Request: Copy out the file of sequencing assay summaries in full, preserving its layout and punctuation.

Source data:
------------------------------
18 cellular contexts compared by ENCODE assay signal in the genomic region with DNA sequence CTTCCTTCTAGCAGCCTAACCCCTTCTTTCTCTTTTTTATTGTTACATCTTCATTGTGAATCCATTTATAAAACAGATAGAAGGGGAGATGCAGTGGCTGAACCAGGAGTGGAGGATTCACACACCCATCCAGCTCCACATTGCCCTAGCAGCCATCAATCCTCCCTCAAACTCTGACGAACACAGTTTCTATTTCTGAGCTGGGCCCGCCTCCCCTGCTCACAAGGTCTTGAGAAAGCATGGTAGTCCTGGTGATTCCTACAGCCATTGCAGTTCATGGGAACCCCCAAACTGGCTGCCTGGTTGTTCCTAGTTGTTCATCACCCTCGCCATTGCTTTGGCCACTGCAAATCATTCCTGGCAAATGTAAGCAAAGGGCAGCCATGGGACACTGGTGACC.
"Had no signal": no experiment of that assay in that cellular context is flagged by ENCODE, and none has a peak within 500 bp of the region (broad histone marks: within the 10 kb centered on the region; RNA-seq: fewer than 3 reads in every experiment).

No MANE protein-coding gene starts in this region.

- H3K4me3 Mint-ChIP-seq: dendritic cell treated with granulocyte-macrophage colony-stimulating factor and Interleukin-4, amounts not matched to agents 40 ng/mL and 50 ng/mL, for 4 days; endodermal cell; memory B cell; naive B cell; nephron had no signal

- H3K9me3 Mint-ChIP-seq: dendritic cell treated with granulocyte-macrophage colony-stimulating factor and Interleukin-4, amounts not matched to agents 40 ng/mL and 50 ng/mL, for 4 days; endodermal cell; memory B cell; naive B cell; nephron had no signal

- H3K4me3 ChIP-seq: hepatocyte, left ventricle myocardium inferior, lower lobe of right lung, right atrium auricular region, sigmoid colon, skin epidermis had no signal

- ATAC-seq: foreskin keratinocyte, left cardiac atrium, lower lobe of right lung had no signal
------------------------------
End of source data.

18 cellular contexts compared by ENCODE assay signal in the genomic region with DNA sequence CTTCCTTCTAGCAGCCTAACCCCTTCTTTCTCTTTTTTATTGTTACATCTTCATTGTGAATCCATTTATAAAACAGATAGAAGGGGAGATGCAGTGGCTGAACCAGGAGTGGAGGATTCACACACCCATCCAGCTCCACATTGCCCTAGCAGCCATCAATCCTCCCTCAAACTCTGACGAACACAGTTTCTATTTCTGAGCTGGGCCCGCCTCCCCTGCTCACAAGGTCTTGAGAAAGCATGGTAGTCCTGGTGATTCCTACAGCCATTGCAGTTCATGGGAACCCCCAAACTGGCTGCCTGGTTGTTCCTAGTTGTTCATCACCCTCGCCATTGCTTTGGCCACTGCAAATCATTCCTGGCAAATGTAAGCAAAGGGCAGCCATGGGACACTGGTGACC.
"Had no signal": no experiment of that assay in that cellular context is flagged by ENCODE, and none has a peak within 500 bp of the region (broad histone marks: within the 10 kb centered on the region; RNA-seq: fewer than 3 reads in every experiment).

No MANE protein-coding gene starts in this region.

- H3K4me3 Mint-ChIP-seq: dendritic cell treated with granulocyte-macrophage colony-stimulating factor and Interleukin-4, amounts not matched to agents 40 ng/mL and 50 ng/mL, for 4 days; endodermal cell; memory B cell; naive B cell; nephron had no signal

- H3K9me3 Mint-ChIP-seq: dendritic cell treated with granulocyte-macrophage colony-stimulating factor and Interleukin-4, amounts not matched to agents 40 ng/mL and 50 ng/mL, for 4 days; endodermal cell; memory B cell; naive B cell; nephron had no signal

- H3K4me3 ChIP-seq: hepatocyte, left ventricle myocardium inferior, lower lobe of right lung, right atrium auricular region, sigmoid colon, skin epidermis had no signal

- ATAC-seq: foreskin keratinocyte, left cardiac atrium, lower lobe of right lung had no signal